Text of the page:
A total lunar eclipse is expected to begin at sunset tonight, as partly cloudy skies are predicted over Central Maryland.The moon already will be fully eclipsed when it rises in the east at 6: 26 p.m. Scientists expect it will be dimly lighted by the indirect glow of sunlight scattered by Earth's atmosphere, perhaps giving it an eerie, coppery-red color.At 7: 53 p.m., the moon will begin to emerge from Earth's shadow and to reflect direct sunlight. It will be fully illuminated again by 8: 59 p.m. The darkening of the full moon may make it easier to see Comet Hyakutake, now receding in the northwestern sky to the right of the bright planet Venus.
FEATURES
By DAVE BARRY | April 28, 1996
I guess everybody wants to hear about how I almost got killed by a possibly supernatural being. This happened about a month ago, and I blame Comet Hyakutake.Comet Hyakutake was, of course, the most recent spectacular breathtaking once-in-a-lifetime astronomical event that nobody could see except astronomers. Every few years, when they figure we've forgotten the last alleged comet, the astronomers get together at a big party sponsored by the Telescope and Binocular Manufacturers Association, and after several hours of drinking gin straight out of bottles they "discover" a new comet, which they predict will be an awesome display of celestial fireworks.
NEWS
March 24, 1996
For showing Baltimore youngsters the way to careers in botany, zoology and chemistry, more than 200 community volunteers and ministers from 18 area churches received awards yesterday at the Columbus Center.More than 500 students were honored as well for their participation in the church-based "Science is for Everyone" project.Sponsored by Baltimore City Community College, the project introduces children to opportunities in science through weekend classes and field trips for their families.
NEWS
By Frank D. Roylance and Frank D. Roylance,SUN STAFF | March 22, 1996
Stargazers say Comet Hyakutake is brightening nicely as it rushes toward its closest approach to Earth on Monday, making this weekend a prime viewing opportunity. Happily, Maryland's skies are expected to clear."It's visible even in the light-polluted area of Abingdon," said Larry Hubble, an amateur astronomer in Harford County. (He doesn't think he's related to famed astronomer Edwin P. Hubble, for whom the Hubble Space Telescope was named.) "I actually saw it with the naked eye a little fuzzy ball in the sky."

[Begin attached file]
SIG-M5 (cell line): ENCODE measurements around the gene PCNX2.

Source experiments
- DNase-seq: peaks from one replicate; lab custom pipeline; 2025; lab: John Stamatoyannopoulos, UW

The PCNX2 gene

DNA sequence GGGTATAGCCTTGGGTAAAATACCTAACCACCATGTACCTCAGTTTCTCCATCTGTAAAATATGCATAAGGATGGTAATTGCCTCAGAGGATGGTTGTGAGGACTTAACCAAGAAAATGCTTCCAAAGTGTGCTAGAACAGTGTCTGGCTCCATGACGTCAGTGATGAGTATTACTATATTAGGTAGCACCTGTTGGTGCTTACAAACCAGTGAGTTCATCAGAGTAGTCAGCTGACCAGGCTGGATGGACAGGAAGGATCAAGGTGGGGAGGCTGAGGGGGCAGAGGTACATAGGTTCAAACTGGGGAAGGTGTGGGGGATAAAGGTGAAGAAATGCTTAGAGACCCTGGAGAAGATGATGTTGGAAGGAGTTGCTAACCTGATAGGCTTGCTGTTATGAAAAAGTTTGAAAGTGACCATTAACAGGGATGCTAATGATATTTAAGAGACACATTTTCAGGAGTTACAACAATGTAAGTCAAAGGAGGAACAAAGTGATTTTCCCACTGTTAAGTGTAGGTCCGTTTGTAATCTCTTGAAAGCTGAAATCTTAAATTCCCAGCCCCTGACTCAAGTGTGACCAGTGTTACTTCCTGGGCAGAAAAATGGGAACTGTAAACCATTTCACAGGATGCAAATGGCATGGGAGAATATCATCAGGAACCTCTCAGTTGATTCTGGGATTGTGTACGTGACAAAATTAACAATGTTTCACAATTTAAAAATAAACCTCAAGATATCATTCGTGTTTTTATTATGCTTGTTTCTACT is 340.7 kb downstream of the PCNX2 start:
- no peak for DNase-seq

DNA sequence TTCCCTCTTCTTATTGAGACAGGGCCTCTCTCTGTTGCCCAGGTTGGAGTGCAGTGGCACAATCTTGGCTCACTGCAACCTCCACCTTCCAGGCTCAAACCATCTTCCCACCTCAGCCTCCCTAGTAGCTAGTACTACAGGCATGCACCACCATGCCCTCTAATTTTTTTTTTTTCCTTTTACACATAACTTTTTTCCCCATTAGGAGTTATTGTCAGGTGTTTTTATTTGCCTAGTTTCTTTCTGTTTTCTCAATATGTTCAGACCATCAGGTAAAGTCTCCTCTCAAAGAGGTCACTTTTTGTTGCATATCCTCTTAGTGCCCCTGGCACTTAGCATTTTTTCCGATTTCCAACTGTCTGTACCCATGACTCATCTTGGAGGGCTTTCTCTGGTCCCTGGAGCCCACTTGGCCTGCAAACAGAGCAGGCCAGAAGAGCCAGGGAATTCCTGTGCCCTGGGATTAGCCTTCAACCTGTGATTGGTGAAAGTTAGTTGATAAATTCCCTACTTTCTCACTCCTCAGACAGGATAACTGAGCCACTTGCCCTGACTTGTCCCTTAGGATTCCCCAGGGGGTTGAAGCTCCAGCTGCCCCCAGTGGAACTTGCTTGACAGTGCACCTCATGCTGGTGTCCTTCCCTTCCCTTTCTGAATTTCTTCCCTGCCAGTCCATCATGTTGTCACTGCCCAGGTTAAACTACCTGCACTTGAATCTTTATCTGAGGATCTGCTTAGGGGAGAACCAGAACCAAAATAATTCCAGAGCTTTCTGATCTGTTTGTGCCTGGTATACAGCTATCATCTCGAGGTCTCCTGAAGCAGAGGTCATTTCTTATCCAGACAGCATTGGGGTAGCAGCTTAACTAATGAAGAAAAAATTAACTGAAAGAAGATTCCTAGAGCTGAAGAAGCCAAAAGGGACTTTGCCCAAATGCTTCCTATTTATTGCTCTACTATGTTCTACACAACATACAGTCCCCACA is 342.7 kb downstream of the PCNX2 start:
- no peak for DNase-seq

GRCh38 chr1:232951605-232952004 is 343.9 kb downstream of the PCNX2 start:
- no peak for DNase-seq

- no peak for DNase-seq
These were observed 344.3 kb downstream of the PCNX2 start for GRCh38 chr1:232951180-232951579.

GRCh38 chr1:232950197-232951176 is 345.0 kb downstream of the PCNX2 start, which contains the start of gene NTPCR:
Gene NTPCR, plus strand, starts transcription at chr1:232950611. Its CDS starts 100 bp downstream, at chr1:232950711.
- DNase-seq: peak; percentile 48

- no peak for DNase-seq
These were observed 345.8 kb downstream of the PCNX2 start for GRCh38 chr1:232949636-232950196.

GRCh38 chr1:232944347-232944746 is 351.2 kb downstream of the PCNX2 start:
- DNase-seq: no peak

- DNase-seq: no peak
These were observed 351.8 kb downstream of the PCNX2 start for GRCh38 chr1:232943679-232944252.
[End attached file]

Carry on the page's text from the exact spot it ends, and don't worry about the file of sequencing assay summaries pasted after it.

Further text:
NEWS
By NEW YORK TIMES NEWS SERVICE | April 5, 1996
When Comet Hyakutake streaked close to Earth last week, a scientific spacecraft made a discovery that has astonished and puzzled astrophysicists. The comet was emitting X-rays in a crescent pattern on its sunward side.Cosmic radiations as powerful as X-rays are usually produced by cataclysmic forces. They are associated with the extremely hot gases spread by exploding stars or the tremendous accelerations of particles caught in the gravitational whirlpools around dense neutron stars or even denser black holes.
NEWS
March 28, 1996
TO THE UNTUTORED EYE, the newly discovered Comet Hyakutake is the star that looks drunk on a cloudless night. It is a smudge when real stars are sharp. It changes its place from night to night and from hour to hour. It wasn't there, and then it was, and soon it will be gone.No Hubble or other fabled telescope or university consortium discovered this brightest of comets. Yuji Hyakutake, a dedicated amateur with equipment more powerful than most individuals have, did. Then, as word spread and the world peered, he had trouble seeing it again because his viewing mountain in Japan remained cloud-shrouded.
NEWS